Written by By Joe Boyle
State lawmakers settled their differences to agree on providing $600 million on Friday for colleges and universities that will allow them to keep their doors open through the summer.
Legislators were feeling the heat from constituents and college and university officials to get something done. Gov. Rauner was expected to sign the bill to provide for the funding. However, State Comptroller Leslie Munger said she will not even wait for the governor’s signature to provide funding to institutions, especially for students from low-income families who applied for Monetary Award Programs, or MAP grants.
The state budget crisis is in its 10th month and local college and university officials were becoming increasingly concerned. Officials at Trinity Christian College in Palos Heights, St. Xavier University in Chicago and Moraine Valley Community College in Palos Hills have managed to get through this year by budgeting the funds they have carefully.
House Speaker Michael Madigan (D-22nd) was pleased that funding is being provided for state colleges, even if it is only through the summer. However, he said more should be done to assist human service programs that he said the governor refuses to address.
“Gov. Rauner has said that crisis creates opportunity and leverage, and that government may have to be shut down for a while. Now, he has forced a situation where some universities are on the verge of closing,” said Madigan. “The plan the House passed delivers emergency relief for the state’s colleges, universities and students as we continue pushing for a more comprehensive budget and full fiscal year funding.
“While the governor approved this small portion of funding for higher education, it’s unfortunate he was unwilling to approve any further funding for human services,” added Madigan “If he continues his unwillingness to assist our human service providers, he will be successful in destroying the safety net for those most in need and for critical state services, including services for women who need breast cancer screenings, victims of child abuse and victims of sexual assault.”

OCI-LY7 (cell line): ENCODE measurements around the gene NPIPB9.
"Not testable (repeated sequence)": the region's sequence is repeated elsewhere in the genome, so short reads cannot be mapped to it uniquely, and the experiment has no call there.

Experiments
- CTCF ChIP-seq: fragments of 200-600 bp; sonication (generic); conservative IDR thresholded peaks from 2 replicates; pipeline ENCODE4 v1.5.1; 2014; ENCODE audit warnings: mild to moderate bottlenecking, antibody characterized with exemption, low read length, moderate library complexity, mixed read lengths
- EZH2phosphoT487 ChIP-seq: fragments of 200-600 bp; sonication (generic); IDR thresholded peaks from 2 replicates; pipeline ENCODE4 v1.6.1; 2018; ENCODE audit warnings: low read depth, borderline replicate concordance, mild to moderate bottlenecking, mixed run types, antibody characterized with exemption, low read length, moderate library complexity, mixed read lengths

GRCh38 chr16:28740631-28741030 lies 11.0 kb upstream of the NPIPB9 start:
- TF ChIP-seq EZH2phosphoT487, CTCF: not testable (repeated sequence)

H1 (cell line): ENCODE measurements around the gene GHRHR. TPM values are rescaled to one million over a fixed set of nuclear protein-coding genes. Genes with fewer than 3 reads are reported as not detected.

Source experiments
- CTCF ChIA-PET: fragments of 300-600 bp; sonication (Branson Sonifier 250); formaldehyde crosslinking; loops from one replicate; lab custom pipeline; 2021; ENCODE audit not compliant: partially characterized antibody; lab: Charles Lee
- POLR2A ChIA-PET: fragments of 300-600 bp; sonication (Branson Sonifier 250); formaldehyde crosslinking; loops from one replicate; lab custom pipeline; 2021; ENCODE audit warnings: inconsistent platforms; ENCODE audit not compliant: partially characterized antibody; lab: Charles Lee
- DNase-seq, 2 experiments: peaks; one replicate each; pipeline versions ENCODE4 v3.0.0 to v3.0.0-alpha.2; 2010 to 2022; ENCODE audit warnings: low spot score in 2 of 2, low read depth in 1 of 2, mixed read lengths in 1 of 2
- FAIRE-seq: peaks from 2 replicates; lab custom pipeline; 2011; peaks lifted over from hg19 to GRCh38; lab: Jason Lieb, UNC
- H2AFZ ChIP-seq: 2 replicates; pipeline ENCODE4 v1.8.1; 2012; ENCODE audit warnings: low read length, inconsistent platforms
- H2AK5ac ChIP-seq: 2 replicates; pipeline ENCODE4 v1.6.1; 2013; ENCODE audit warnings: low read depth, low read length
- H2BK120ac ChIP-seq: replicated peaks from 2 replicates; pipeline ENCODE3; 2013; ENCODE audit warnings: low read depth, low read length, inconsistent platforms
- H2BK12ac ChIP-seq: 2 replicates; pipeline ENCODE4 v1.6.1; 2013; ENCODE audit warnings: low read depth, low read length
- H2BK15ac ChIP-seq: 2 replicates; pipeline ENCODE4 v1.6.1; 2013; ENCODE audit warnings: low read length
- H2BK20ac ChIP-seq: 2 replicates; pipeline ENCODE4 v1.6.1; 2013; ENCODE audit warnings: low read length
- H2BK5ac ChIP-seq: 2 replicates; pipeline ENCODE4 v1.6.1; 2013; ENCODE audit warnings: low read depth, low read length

The Senate did pass a measure that would provide $450 million in temporary aid for human service programs. The bill was sent to the House, which has adjourned until Tuesday, May 3.
During a Southwest Conference of Mayors meeting on April 20 at the Alsip Village Hall, local officials admitted they were frustrated on the length of the budget stalemate and Rauner in general.
Palos Hills Mayor Gerald Bennett, who also serves as president of the Southwest Conference of Mayors, is frustrated with Rauner’s demands and logic surrounding his Turnaround Agenda that calls for restrictions on collective bargaining and unions.
“I see other states that believe that by cutting taxes will create business growth,” said Bennett. “It just isn’t going to work. The economics aren’t there. This governor is working under that theory and it’s just wrong.”
The aid for colleges and universities almost fell apart last Thursday as some Democratic lawmakers opposed the proposal because there was no funding being provided for social service programs. However, these Democrats came on board the next day to assure that funding would continue through the summer for college students.
State Sen. Bill Cunningham (D-18th) had been attempting to come up with a bill acceptable to the governor to provide MAP grants funding to college students. State Rep. Kelly Burke (D-36th) had previously come up with two proposals to provide funding for college students only to have the governor veto her bill twice.
Both Cunningham and Burke have spent time visiting local restaurants for morning coffee with constituents to discuss legislation and listen to their concerns. Most of those concerns were about the budget crisis and the MAP grants.
Cunningham joined many of his colleagues in supporting Senate Bill 2059 to send needed money to state universities and colleges.
The legislation would help schools like Chicago State University and Eastern Illinois University in ensuring they can continue to operate, said Cunningham. It would also fund the first semester of MAP grants that many schools, including St. Xavier University and Moraine Valley Community College, floated to students without any guarantee of the money coming through.
“Today, we took a vote to ensure that schools can continue to function and educate our students,” Cunningham said. “This is not enough, but it opens the door to continue to work in a bipartisan manner.”